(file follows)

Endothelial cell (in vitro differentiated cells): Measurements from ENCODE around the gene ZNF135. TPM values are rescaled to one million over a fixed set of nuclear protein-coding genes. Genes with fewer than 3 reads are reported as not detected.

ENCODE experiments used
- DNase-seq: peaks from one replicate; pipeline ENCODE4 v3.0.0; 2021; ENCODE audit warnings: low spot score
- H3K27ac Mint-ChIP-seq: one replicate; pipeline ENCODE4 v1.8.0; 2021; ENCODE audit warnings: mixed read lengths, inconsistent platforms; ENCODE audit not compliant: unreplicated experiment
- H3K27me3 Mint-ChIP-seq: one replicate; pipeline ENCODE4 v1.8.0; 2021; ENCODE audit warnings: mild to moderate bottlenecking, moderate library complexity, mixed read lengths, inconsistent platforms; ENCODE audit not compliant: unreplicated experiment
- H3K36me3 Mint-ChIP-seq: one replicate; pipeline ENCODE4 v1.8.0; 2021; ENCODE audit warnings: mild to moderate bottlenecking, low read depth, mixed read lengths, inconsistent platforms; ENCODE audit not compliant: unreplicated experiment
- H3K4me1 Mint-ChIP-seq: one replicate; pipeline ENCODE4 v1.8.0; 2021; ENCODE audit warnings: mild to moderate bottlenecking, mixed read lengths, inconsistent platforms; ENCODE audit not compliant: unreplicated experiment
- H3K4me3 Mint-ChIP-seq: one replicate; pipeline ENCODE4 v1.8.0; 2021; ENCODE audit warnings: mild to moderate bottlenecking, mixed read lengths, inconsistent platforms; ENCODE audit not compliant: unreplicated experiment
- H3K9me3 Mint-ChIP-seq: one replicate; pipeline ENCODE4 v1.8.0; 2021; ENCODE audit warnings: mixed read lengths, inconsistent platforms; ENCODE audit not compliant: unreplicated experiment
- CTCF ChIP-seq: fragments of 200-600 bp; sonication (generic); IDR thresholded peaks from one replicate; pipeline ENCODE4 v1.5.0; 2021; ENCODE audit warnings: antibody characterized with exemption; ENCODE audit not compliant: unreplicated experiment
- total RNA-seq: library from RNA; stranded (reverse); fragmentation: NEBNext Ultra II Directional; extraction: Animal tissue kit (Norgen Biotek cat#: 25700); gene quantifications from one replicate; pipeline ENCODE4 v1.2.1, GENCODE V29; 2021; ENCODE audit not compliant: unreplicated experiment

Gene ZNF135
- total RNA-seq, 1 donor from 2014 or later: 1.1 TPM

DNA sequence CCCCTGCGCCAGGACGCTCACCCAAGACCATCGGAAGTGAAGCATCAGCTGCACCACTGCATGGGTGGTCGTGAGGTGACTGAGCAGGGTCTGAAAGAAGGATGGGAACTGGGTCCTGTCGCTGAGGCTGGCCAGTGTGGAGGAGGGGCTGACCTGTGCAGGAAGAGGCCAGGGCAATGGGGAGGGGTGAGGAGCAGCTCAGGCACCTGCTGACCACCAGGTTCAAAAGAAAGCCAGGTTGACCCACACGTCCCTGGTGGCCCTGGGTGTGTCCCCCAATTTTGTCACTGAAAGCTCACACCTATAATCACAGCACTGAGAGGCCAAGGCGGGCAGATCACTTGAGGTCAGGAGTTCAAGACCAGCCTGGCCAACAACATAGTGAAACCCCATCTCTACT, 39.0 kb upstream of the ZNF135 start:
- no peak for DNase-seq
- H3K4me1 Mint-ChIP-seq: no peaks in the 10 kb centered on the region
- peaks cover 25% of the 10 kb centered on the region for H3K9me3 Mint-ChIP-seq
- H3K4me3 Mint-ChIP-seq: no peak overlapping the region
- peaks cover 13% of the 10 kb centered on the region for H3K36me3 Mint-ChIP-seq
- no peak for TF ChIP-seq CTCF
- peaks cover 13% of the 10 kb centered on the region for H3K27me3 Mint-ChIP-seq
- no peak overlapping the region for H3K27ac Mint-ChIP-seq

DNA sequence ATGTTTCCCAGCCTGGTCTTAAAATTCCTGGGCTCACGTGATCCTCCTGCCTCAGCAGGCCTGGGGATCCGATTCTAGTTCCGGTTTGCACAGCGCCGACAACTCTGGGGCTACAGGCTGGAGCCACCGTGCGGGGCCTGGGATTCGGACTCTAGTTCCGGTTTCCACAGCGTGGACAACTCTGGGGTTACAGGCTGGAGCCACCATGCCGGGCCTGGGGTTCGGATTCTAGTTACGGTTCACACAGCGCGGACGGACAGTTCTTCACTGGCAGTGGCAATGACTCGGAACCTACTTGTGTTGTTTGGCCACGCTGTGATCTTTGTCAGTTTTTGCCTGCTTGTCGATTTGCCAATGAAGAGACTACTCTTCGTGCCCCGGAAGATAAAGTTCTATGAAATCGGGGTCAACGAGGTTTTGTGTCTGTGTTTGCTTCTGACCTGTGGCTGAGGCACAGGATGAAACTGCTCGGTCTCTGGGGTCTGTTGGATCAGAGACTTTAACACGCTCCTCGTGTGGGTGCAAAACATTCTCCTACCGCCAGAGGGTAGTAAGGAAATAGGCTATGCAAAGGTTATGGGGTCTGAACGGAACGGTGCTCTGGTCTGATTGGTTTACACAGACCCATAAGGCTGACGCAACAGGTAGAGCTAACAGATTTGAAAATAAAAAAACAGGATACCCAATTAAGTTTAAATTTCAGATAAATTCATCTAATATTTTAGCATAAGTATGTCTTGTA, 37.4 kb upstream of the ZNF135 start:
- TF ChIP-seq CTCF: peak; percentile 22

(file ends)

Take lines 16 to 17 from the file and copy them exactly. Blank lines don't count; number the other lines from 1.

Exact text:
- H3K4me1 Mint-ChIP-seq: no peaks in the 10 kb centered on the region
- peaks cover 25% of the 10 kb centered on the region for H3K9me3 Mint-ChIP-seq